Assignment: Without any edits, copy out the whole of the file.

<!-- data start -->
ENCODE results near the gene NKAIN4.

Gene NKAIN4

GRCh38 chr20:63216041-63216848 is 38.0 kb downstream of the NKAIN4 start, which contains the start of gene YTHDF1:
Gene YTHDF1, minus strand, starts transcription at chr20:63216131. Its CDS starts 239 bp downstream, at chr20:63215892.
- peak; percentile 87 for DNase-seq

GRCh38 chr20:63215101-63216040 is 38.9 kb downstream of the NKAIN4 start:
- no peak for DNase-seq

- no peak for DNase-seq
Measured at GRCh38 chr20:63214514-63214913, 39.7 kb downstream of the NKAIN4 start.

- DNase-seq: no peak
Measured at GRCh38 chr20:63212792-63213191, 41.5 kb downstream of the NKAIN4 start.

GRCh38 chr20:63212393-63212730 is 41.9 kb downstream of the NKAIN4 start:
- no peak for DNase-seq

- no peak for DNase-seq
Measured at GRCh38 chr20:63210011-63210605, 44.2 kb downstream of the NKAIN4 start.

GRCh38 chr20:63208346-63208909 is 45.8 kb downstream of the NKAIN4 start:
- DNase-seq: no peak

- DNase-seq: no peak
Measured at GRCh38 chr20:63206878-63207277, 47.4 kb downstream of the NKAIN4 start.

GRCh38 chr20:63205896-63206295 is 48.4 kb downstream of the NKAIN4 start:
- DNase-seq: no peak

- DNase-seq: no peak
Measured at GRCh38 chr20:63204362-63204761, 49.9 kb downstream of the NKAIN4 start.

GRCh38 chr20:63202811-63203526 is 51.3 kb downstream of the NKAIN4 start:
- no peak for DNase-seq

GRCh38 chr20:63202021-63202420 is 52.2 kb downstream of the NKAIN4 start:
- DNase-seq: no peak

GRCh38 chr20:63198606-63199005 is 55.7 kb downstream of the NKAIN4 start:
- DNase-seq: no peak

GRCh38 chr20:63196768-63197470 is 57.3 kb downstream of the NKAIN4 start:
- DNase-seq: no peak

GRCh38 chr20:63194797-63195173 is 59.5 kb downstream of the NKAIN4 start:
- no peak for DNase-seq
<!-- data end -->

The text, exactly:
ENCODE results near the gene NKAIN4.

Gene NKAIN4

GRCh38 chr20:63216041-63216848 is 38.0 kb downstream of the NKAIN4 start, which contains the start of gene YTHDF1:
Gene YTHDF1, minus strand, starts transcription at chr20:63216131. Its CDS starts 239 bp downstream, at chr20:63215892.
- peak; percentile 87 for DNase-seq

GRCh38 chr20:63215101-63216040 is 38.9 kb downstream of the NKAIN4 start:
- no peak for DNase-seq

- no peak for DNase-seq
Measured at GRCh38 chr20:63214514-63214913, 39.7 kb downstream of the NKAIN4 start.

- DNase-seq: no peak
Measured at GRCh38 chr20:63212792-63213191, 41.5 kb downstream of the NKAIN4 start.

GRCh38 chr20:63212393-63212730 is 41.9 kb downstream of the NKAIN4 start:
- no peak for DNase-seq

- no peak for DNase-seq
Measured at GRCh38 chr20:63210011-63210605, 44.2 kb downstream of the NKAIN4 start.

GRCh38 chr20:63208346-63208909 is 45.8 kb downstream of the NKAIN4 start:
- DNase-seq: no peak

- DNase-seq: no peak
Measured at GRCh38 chr20:63206878-63207277, 47.4 kb downstream of the NKAIN4 start.

GRCh38 chr20:63205896-63206295 is 48.4 kb downstream of the NKAIN4 start:
- DNase-seq: no peak

- DNase-seq: no peak
Measured at GRCh38 chr20:63204362-63204761, 49.9 kb downstream of the NKAIN4 start.

GRCh38 chr20:63202811-63203526 is 51.3 kb downstream of the NKAIN4 start:
- no peak for DNase-seq

GRCh38 chr20:63202021-63202420 is 52.2 kb downstream of the NKAIN4 start:
- DNase-seq: no peak

GRCh38 chr20:63198606-63199005 is 55.7 kb downstream of the NKAIN4 start:
- DNase-seq: no peak

GRCh38 chr20:63196768-63197470 is 57.3 kb downstream of the NKAIN4 start:
- DNase-seq: no peak

GRCh38 chr20:63194797-63195173 is 59.5 kb downstream of the NKAIN4 start:
- no peak for DNase-seq